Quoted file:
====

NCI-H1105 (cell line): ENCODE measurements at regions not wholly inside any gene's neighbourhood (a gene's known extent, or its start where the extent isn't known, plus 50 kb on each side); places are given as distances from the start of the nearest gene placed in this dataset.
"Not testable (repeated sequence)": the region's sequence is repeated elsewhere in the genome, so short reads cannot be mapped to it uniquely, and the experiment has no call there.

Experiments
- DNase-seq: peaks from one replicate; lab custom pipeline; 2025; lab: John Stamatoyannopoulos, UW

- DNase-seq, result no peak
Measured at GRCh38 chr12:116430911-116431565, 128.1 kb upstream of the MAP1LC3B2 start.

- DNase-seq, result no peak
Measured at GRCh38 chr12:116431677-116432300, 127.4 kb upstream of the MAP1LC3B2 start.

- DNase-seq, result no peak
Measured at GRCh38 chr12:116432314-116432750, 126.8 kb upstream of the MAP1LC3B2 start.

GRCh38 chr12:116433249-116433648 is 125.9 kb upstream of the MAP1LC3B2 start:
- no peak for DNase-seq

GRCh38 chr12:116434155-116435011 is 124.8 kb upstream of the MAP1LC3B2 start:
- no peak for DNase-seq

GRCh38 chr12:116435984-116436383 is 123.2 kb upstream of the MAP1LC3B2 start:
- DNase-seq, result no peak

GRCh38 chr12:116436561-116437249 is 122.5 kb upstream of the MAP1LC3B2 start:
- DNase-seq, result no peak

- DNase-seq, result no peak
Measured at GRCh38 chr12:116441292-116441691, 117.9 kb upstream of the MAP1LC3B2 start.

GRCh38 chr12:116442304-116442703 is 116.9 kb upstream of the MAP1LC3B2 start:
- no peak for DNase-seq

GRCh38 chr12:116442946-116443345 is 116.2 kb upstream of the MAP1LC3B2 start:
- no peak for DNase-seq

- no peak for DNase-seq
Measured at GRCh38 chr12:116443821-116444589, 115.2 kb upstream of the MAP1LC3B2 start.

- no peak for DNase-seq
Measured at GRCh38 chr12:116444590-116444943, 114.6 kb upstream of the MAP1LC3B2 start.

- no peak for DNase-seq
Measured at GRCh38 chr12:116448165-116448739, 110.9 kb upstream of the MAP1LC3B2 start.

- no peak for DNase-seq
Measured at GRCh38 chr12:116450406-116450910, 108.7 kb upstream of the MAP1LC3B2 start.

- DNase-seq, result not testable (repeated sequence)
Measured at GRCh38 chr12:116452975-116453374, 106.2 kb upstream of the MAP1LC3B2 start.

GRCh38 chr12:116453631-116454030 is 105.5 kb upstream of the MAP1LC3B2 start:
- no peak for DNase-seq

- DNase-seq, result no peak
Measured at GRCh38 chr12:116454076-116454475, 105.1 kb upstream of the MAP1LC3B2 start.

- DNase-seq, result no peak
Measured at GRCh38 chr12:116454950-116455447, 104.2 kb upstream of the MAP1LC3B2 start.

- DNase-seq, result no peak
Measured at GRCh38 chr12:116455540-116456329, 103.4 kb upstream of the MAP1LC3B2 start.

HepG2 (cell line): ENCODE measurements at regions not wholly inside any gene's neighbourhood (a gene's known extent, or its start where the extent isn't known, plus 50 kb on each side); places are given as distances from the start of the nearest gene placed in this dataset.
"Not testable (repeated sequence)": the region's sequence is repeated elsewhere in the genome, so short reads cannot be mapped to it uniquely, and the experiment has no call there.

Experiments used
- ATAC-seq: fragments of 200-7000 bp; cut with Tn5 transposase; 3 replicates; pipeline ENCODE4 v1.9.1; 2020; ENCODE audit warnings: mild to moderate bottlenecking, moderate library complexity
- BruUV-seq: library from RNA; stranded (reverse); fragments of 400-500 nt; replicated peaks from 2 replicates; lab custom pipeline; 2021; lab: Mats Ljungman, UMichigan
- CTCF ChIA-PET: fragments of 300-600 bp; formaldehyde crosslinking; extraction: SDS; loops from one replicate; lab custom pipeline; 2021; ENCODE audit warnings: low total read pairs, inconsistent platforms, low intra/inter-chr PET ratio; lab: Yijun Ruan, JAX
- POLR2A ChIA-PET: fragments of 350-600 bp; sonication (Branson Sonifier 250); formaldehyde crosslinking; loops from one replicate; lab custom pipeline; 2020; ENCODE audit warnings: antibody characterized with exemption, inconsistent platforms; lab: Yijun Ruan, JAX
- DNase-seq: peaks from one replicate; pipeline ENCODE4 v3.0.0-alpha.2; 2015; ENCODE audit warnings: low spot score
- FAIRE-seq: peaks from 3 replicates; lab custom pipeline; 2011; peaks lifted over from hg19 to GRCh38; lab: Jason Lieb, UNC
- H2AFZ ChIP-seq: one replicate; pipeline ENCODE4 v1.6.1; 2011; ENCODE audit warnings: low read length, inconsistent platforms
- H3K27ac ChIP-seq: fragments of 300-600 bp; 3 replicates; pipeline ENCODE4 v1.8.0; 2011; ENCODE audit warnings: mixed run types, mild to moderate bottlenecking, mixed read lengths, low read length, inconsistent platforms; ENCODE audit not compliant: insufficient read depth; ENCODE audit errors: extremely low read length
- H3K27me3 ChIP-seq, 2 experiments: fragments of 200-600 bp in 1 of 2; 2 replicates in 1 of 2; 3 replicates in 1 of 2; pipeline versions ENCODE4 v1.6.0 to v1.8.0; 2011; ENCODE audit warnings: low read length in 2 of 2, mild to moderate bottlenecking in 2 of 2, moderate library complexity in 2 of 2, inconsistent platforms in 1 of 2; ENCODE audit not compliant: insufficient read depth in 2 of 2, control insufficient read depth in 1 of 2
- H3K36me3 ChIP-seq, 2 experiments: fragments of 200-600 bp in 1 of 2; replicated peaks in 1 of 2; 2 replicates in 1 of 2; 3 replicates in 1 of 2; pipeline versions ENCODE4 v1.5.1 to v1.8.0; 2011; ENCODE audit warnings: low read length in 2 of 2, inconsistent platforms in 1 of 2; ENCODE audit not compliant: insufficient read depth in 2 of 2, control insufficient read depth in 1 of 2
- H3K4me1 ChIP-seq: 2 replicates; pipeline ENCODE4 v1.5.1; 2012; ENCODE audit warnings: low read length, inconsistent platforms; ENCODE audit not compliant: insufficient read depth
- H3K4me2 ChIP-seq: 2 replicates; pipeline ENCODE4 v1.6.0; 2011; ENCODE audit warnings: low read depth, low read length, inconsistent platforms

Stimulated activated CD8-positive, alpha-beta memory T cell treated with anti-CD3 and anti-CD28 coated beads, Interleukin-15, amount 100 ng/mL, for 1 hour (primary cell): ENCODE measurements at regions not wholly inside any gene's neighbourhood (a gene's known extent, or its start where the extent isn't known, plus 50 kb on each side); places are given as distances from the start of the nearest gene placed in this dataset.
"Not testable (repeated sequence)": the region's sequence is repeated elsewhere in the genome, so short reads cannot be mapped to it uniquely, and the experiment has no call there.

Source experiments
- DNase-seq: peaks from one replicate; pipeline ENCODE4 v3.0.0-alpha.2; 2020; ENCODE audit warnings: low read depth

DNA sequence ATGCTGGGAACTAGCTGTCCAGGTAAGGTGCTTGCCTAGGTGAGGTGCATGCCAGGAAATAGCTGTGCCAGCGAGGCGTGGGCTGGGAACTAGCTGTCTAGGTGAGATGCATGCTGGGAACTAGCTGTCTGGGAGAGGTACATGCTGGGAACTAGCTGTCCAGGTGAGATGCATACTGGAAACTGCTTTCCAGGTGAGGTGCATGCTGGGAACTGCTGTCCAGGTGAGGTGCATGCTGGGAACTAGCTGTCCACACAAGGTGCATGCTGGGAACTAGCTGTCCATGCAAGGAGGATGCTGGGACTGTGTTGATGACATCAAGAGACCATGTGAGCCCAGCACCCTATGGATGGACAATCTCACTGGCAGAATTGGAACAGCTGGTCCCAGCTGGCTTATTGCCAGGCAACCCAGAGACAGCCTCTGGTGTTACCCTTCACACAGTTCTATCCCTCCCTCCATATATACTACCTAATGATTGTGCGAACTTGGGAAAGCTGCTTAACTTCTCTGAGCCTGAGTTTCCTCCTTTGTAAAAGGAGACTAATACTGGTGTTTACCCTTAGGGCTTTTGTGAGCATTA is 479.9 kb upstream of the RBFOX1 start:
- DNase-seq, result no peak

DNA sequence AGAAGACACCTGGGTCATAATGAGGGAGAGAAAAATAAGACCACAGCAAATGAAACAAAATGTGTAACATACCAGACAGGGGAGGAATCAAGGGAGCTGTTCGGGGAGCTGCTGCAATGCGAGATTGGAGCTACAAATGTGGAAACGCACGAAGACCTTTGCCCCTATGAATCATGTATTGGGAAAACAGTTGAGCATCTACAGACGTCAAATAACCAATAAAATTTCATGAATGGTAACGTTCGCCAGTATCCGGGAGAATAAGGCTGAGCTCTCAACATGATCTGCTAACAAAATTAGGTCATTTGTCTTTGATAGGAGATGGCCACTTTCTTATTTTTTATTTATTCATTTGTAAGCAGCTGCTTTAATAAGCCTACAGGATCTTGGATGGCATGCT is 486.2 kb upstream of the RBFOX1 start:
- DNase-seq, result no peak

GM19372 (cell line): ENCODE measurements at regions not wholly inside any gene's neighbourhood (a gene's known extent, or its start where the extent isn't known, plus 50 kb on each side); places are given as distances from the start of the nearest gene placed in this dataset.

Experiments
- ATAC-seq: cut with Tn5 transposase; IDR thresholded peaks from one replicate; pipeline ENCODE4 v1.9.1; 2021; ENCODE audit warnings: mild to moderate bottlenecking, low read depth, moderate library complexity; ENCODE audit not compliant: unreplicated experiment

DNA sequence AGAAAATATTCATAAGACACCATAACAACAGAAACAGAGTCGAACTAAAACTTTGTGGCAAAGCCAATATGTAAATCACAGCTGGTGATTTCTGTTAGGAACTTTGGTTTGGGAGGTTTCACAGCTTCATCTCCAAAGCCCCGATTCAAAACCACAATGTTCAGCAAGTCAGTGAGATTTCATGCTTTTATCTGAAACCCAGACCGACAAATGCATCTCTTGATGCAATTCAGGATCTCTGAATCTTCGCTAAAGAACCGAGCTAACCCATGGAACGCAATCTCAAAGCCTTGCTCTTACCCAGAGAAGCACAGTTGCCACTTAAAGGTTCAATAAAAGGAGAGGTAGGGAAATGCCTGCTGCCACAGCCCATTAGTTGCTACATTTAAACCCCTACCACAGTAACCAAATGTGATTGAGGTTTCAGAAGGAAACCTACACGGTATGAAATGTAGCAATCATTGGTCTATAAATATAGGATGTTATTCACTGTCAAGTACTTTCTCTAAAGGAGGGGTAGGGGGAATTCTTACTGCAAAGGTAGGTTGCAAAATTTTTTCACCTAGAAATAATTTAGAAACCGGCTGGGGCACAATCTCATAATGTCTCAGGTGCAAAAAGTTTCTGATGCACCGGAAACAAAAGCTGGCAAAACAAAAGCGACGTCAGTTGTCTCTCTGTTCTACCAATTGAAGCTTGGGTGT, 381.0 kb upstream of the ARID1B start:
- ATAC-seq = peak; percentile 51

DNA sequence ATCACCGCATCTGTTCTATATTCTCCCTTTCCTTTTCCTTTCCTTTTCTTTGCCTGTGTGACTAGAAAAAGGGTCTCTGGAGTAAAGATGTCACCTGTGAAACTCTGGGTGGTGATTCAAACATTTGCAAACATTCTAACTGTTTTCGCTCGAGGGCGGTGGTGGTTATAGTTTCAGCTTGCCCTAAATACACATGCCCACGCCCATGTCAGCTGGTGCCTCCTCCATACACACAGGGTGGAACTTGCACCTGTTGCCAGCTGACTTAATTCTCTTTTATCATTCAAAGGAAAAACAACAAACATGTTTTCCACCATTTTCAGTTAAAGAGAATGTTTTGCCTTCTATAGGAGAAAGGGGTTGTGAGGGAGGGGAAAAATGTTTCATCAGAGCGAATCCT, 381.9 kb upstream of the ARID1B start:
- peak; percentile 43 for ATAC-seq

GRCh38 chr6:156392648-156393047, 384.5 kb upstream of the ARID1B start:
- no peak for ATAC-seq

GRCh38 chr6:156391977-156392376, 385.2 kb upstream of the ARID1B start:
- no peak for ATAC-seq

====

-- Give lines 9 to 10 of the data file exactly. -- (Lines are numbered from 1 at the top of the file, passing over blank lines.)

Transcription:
- DNase-seq, result no peak
Measured at GRCh38 chr12:116432314-116432750, 126.8 kb upstream of the MAP1LC3B2 start.